CAPPS - Avocacy and Communication Professional Development

California Association of Private Postsecondary Schools

Wanted: Women who want a college degree in a STEM field

11/04/2013

Just 37% of this year's freshman class at Georgia Tech is female.

And that's increase over previous years, thanks in part to the school's dedicated women's recruitment team. Comprised of 75 current Georgia Tech students and an advisor, the team's initiatives include speaking at high schools, hosting online chats and setting up campus visit events.

"It's a whole, broad push," says Laura Diamond, spokesman for Georgia Tech. We want girls to be thinking about STEM (science, technology, engineering, mathematics) overall, she explains.

At the Illinois Institute of Technology (IIT), a number of the school's upper level leadership is female, including the dean of the engineering school, which means the school has the responsibility to recruit talented young women, says April Welch, acting director of graduate admissions.

Getting young women interested and immersed in computer science programs comes at a time when one million new jobs in tech-related fields will be created in the next decade.

But fewer women are going into these fields. Just about 2% of women have a degree in a high-tech field, according to Catalyst.

Currently, a quarter of all Americans in computer-related occupations are women, compare that figure to countries like Oman and Qatar, whose governments emphasize girls' education and STEM fields.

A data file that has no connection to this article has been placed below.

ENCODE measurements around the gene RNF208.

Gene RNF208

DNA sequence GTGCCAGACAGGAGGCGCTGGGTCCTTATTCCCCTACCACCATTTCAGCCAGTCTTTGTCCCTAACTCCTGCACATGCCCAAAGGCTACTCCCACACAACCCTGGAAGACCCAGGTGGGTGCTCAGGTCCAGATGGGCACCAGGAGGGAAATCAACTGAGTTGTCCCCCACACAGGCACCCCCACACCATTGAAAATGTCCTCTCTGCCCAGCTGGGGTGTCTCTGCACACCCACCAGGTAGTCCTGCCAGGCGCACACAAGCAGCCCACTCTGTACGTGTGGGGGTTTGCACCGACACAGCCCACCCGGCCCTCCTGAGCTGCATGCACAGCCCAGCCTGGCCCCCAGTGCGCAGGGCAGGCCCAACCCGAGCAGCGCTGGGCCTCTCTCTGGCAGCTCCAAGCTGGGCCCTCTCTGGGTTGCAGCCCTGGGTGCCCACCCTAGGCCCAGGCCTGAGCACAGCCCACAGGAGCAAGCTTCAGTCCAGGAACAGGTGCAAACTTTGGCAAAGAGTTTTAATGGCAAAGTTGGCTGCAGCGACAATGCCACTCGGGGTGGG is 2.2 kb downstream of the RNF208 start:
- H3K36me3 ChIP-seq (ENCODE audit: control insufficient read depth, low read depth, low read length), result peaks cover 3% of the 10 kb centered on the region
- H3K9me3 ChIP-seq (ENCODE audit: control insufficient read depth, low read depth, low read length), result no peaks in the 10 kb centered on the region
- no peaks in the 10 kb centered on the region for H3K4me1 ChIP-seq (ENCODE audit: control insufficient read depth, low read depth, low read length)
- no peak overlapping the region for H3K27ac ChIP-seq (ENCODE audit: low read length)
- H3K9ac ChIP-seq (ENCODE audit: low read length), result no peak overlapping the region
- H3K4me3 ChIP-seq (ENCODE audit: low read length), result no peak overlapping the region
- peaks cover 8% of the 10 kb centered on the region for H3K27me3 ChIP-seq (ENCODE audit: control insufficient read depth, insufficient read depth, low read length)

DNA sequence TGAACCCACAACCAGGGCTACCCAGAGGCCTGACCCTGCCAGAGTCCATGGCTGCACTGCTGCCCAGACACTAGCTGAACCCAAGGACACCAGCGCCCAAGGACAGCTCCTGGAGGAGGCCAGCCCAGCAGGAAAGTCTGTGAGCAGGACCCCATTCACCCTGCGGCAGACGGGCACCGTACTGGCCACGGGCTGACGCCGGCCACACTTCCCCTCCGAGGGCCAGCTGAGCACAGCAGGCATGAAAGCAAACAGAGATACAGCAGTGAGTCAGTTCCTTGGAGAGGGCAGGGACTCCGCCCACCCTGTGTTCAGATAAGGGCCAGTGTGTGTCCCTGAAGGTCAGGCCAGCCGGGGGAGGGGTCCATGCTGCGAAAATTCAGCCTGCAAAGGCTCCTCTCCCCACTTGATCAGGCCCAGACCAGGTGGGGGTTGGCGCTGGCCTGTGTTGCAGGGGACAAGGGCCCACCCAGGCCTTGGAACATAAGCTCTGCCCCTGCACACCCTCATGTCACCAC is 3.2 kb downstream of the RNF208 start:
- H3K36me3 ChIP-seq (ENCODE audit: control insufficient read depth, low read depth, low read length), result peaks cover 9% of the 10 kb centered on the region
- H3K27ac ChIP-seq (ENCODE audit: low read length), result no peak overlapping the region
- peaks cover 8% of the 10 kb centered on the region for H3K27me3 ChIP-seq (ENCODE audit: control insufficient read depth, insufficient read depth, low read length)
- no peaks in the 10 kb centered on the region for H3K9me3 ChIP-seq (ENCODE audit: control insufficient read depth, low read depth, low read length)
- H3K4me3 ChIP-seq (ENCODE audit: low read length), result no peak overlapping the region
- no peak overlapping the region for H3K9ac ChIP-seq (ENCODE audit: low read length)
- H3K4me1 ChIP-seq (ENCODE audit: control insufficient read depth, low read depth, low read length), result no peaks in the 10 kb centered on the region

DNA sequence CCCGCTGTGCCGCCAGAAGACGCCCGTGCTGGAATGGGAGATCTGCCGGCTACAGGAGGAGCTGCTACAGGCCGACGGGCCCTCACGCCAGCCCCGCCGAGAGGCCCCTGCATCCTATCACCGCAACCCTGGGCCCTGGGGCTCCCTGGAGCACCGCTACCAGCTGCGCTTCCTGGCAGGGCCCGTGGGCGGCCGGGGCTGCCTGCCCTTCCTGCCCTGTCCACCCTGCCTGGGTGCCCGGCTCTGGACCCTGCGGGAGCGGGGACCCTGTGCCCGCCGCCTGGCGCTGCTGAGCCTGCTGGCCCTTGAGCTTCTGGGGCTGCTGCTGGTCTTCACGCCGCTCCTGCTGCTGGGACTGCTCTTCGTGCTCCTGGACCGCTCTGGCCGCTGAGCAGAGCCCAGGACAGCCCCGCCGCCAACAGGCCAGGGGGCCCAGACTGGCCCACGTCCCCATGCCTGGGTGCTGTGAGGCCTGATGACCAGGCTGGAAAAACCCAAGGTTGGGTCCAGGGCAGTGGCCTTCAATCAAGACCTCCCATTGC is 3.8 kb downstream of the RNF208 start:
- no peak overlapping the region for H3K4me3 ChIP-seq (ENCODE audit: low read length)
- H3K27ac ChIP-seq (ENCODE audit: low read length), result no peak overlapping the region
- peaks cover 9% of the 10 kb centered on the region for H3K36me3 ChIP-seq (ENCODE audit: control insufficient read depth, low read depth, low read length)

How can American colleges and universities get women interested in computer science and tech — and how can schools ensure their success?

These are questions Harvey Mudd College President Maria Klawe has been tackling for the past few years.

In 2005 when Klawe became Harvey Mudd's president, 10% of graduates with computer science degrees were women. In 2011, that figure went up to 40%.

Klawe says Harvey Mudd fosters a collaborative and supportive environment, one that starts the minute students are enrolled.


Klawe explains that because "women are raised to be helpful and nurturing," they tend to be interested in programs that can be framed in a real world approach to solve problems.

Consultation and advice from her school have helped Sabina Nilakhe, a senior computer science major at DePaul University.

"At first, it's intimidating being the only girl in a class of 20-plus guys," says Nilakhe.

But because of personalized classroom attention and a number of programs for women that the school provides — like tutoring by graduate students or weekly chats over lunch — she says it's a lot less intimidating and has thoroughly enjoyed her experience.

At Columbia University, the Women in Computer Science (WiCS) organization hosts campus speakers who talk about what it's like being a women in a top tech position. They also run a graduate-undergraduate mentorship program to aid underclassmen women in anything from study methods to applying for jobs.

Jiaqi Liu, president of the organization and Columbia senior, says the group does a lot of outreach to members of the school's freshman and sophomore classes before they are required to declare a major. They want women know that computer science is a field they can flourish in.

USA TODAY.  November 2, 2013.  At Harvey Mudd, support for its female students have led to outstanding graduation rates, Klawe explains, and gainful employment.

Harvey Mudd sends graduates to companies like Yelp and Microsoft, the former has 18 graduates working there and the latter has had 30 over the past four years, Klawe explains.

"It's not surprising women work well here," she says.